INSTITUTIONS: Statistics and Support

14 How to Track

Each institution develops its own process for tracking open textbook adoptions. Much depends on the culture of the college or university and at what stage the institution is in terms of open educational awareness and practice.

For some institutions, particularly at the start, tracking adoptions might be as simple as learning about open textbook usage during conversations with instructors. Others conduct routine surveys each term. The advantages of this second method include:

  1. Keeping the conversation about open education alive
  2. Learning how OER and open textbook usage is changing on campus (e.g., are new or the same resources being used; which instructors are participating, dropping out, or joining; which disciplines and course levels are involved, and which are not, and why)
  3. Discovering how the institution can do better or help its faculty, staff, and students in this area (e.g., through the B.C. Ongoing Adoption Program)

Setting up a streamlined adoption procedure with steps and dates gives faculty an established system so they can report their open textbook adoptions on time. That data can then be provided to people and departments (OER team, bookstore, course scheduler, adoption tracker, accessibility department) that need it for the integration of and information about open textbooks in use. [1]

Below is a list of other methods used in B.C. and elsewhere to track open textbook adoptions.

  • Provide workshops, lunchtime (brown bag) sessions, or other educational events about open education, open textbooks, and open educational resources (OER). During these sessions, ask faculty if they are currently using or considering adopting an open textbook in their course. Sometimes, institutions report that instructors are using OER and are not aware they are doing so. Several B.C. institutions have scheduled these events, such as the OER showcase at TRU and a session on OER at a daylong event at Vancouver Community College.
  • Share potential open textbooks and other OER with faculty that might be used in their courses. For help with this, see OER sharing/tracking in the Information Directory.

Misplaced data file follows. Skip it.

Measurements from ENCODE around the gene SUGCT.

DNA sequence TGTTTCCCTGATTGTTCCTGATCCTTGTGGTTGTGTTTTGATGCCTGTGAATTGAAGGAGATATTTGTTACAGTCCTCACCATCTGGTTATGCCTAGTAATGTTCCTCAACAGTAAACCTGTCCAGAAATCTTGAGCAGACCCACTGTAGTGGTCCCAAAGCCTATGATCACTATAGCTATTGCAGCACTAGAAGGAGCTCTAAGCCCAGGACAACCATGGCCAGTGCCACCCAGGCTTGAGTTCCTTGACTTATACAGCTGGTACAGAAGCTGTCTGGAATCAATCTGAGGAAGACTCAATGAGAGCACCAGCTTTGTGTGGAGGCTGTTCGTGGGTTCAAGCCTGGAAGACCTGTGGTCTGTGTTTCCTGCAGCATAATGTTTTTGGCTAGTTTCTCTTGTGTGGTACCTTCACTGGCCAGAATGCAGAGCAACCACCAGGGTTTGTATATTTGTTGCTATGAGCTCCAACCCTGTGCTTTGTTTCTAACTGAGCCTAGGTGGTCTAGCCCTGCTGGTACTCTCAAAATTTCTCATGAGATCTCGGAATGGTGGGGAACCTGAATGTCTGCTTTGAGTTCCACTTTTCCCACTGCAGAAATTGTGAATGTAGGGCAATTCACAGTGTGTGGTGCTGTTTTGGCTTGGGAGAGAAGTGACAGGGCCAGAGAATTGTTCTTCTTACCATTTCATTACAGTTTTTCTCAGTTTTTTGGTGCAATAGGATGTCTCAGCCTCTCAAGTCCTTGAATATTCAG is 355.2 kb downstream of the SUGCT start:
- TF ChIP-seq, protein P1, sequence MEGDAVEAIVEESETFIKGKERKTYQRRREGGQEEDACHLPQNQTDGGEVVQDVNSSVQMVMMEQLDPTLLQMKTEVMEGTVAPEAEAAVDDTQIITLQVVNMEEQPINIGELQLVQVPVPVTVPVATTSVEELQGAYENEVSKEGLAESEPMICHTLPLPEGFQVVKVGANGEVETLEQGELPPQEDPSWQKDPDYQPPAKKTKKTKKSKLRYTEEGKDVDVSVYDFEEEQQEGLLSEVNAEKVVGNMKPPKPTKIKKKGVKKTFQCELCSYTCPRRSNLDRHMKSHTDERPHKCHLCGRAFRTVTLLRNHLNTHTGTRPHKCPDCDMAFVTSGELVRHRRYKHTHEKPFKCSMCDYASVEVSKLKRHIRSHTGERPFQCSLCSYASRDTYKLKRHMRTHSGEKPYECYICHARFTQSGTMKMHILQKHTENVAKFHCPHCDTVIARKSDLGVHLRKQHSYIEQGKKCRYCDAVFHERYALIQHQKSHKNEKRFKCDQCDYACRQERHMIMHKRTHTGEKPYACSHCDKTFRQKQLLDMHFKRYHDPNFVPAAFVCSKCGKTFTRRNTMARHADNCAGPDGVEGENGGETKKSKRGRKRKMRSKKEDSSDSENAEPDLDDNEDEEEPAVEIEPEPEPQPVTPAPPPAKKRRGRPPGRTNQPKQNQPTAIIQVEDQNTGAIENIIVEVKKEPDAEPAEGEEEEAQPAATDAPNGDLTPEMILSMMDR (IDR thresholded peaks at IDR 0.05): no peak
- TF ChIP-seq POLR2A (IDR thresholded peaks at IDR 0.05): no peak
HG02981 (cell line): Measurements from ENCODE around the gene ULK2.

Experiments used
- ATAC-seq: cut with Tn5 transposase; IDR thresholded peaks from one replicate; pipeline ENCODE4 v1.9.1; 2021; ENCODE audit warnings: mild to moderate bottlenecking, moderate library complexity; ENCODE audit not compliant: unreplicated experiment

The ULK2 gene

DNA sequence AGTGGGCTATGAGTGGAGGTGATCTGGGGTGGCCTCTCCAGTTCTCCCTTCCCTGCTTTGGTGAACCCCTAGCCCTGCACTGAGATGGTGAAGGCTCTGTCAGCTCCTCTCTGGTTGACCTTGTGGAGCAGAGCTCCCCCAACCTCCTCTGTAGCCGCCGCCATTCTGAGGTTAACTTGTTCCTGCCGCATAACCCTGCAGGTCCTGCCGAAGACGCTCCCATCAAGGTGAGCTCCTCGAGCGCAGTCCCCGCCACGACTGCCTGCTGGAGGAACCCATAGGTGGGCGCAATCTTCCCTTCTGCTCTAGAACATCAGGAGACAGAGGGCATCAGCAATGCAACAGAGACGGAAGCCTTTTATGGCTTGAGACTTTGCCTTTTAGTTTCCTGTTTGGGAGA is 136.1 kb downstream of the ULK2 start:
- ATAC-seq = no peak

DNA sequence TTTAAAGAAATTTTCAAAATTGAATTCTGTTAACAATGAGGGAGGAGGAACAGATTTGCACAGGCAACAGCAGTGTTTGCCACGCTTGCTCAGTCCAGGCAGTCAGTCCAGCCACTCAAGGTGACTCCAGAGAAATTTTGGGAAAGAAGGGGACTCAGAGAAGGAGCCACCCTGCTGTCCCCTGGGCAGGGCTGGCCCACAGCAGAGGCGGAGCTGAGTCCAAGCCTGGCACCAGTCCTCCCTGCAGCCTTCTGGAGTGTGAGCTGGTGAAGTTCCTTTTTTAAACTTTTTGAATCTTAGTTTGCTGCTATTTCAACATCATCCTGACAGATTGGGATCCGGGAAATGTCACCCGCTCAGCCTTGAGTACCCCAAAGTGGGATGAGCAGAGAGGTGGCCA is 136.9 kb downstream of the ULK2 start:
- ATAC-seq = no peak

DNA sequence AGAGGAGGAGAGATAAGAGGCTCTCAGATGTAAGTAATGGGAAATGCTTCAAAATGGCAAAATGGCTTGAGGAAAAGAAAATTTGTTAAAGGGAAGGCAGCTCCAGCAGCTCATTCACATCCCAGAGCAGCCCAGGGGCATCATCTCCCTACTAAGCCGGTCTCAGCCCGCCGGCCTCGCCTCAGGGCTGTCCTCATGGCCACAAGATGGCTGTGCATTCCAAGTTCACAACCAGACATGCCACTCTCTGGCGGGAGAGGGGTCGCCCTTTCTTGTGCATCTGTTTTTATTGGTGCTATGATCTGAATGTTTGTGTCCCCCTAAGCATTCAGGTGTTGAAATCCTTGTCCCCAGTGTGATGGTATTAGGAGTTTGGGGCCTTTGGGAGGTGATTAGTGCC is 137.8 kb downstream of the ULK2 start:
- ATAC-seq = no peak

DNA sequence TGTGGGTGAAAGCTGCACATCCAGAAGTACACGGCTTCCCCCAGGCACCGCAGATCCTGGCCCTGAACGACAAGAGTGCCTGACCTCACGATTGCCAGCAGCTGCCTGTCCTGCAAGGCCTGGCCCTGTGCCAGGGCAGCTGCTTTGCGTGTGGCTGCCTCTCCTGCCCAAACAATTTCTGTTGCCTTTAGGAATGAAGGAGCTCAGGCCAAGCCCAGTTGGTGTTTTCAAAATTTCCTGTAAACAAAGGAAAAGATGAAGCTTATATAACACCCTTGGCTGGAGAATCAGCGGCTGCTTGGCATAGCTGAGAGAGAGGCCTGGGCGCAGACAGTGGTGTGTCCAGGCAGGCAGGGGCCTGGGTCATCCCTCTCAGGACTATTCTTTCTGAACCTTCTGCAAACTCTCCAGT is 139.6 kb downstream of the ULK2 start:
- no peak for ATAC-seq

• Publish contact information for instructors to report adoptions. This information can be found for some B.C. institutions in the Post-Secondary Directory.
  • Post an open textbook adoption form. Examples include:
  • Enlist the bookstore’s help. If it is routine for faculty to inform the bookstore which textbook has been assigned to a course, ask if open textbooks can be included (even though they are free). Below is an example of how the Langara College includes open textbooks in its bookstore catalogue—in this case, OpenStax Astronomy for section 001 of the ASTR 1102 course.

""Some bookstores also provide hard copies of open textbooks for sale. (The price is typically much lower than standard textbooks.)

  • Talk to the library about including sample printed open textbooks, as reference materials, in its stacks for students and instructors to view as well as links to online versions. At Douglas College, several open textbooks are listed in its library’s catalogue, such as OpenStax’ College Physics.

""When an instructor adopts an open textbook, inform the library and ask that it be added.

  • Mark course sections that use an open textbook or other OER in the course schedule or catalogue. Then, use this resource to record student savings based on actual student enrolment. Below is an example of how SFU includes the open textbook OpenStax College Physics in the course outline and materials section for the D100 section of PHYS 100 offered in the Fall 2019 term.
"" ""

Also reference the OER & Low-Cost Labeling Implementation Guide from Washington State Board for Community and Technical Colleges.

  • Consider OER during course design and redesign with the help of the institution’s instructional designers. If an open textbook or other open educational resource is assigned to a course during its creation or revision, then adoption is a given. (For more information see Course redesign with OER and Course mapping/tracking in the Information Directory.)
  • Provide OER grants to encourage faculty to create, adapt, or otherwise consider or use open textbooks or OER. Follow up on completed projects to learn which have been adopted in the classroom. Thompson Rivers University is one institution that has taken this step.
  • Celebrate faculty who have contributed to or are using OER, and allow adopting instructors to share why and how they took this step with their colleagues. BCIT has done this with its Open Education Roadshows.

Hidden Adoptions

Open textbooks are expanding at a growing rate, and finding them (in collections, on publishing websites, and posted on a variety of platforms by the authors) and tracking their usage by faculty can be difficult. Or it can be viewed as a puzzle—and a fun one at that. As instructors reveal what OER they are accessing and where they are accessing it, take note and find out if these systems and libraries will share statistics about adopting faculty from your institution. Alternately, review published adoptions as a starting point.

For example:


The following works are reproduced with permission.

  • Screenshot of bookstore web page is courtesy of the Langara College Bookstore
  • Screenshot of library catalogue is courtesy of the Douglas College Library
  • Screenshots of course outlines and materials are courtesy of the Simon Fraser University Library

  1. Thanks to Amy Hofer, Open Oregon, for this idea.


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Adoption Guide - 2nd Edition Copyright © 2016-2019 by BCcampus is licensed under a Creative Commons Attribution 4.0 International License, except where otherwise noted.

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